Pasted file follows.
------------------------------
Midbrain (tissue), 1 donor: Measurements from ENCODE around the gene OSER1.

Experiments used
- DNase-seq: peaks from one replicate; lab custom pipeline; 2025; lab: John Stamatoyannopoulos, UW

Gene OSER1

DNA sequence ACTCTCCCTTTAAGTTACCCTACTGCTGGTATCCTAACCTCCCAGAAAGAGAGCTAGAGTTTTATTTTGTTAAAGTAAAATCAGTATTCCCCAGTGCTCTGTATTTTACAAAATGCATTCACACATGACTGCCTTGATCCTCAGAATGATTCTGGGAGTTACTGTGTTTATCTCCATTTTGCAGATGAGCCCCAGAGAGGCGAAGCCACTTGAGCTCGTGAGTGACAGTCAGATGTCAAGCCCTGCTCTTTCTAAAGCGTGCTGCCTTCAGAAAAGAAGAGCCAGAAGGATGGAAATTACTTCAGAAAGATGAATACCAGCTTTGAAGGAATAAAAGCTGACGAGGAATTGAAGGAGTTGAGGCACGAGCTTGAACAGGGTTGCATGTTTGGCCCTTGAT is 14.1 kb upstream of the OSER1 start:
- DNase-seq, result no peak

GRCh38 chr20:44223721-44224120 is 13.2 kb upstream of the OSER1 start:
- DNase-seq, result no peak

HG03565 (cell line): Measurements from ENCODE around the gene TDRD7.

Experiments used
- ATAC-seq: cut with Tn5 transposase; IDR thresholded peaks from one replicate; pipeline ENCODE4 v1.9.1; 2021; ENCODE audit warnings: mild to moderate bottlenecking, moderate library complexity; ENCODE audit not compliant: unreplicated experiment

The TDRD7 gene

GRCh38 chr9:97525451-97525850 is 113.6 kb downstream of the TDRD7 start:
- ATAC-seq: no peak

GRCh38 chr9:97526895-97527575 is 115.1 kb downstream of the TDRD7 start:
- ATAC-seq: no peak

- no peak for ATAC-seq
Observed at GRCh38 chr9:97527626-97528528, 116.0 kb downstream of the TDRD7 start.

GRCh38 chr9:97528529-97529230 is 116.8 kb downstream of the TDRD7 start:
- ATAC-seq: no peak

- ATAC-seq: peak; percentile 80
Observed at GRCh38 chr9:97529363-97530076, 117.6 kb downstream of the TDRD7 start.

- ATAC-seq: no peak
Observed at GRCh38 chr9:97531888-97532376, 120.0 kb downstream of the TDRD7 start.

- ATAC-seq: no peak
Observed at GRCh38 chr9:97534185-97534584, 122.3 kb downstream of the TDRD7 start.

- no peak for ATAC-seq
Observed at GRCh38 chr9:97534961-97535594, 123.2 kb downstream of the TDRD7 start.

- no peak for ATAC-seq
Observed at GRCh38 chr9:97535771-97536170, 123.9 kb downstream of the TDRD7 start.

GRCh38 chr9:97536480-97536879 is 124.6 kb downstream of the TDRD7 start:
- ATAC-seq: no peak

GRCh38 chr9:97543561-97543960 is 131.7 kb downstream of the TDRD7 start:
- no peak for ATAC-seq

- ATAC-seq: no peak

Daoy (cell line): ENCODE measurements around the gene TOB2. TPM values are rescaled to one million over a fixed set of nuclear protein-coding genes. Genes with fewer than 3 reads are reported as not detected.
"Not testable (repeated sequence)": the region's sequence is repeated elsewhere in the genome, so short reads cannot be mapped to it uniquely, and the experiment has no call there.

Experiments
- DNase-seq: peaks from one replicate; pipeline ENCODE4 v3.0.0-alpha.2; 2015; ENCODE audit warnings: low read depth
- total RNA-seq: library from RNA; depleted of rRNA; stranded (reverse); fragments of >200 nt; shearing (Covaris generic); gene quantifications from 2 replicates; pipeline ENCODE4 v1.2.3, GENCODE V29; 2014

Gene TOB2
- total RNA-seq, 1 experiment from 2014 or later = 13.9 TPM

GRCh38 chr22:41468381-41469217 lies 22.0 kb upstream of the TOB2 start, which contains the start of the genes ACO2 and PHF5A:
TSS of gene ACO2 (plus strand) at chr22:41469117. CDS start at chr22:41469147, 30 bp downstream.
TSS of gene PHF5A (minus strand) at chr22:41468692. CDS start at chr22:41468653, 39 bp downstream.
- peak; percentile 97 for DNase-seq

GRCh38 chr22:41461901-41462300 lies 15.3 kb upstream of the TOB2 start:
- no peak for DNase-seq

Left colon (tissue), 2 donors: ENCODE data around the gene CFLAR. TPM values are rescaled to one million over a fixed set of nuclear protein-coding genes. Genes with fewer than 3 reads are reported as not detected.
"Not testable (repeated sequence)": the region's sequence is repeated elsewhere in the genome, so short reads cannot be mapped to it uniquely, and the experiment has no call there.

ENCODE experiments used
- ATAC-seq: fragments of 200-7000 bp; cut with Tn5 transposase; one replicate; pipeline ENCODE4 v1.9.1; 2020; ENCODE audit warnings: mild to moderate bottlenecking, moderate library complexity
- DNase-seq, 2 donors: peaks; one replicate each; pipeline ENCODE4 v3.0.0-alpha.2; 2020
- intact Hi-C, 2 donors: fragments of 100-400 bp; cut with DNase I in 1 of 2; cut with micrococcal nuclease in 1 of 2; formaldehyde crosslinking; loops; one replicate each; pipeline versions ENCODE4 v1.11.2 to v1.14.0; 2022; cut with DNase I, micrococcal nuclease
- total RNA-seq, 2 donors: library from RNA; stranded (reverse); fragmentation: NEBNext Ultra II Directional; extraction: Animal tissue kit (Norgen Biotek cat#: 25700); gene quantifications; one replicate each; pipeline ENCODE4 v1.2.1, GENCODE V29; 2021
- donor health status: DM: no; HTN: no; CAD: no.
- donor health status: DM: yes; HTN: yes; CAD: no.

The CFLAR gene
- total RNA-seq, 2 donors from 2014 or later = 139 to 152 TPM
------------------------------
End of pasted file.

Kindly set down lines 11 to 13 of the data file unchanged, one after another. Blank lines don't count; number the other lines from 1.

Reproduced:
- ATAC-seq: cut with Tn5 transposase; IDR thresholded peaks from one replicate; pipeline ENCODE4 v1.9.1; 2021; ENCODE audit warnings: mild to moderate bottlenecking, moderate library complexity; ENCODE audit not compliant: unreplicated experiment

The TDRD7 gene

GRCh38 chr9:97525451-97525850 is 113.6 kb downstream of the TDRD7 start: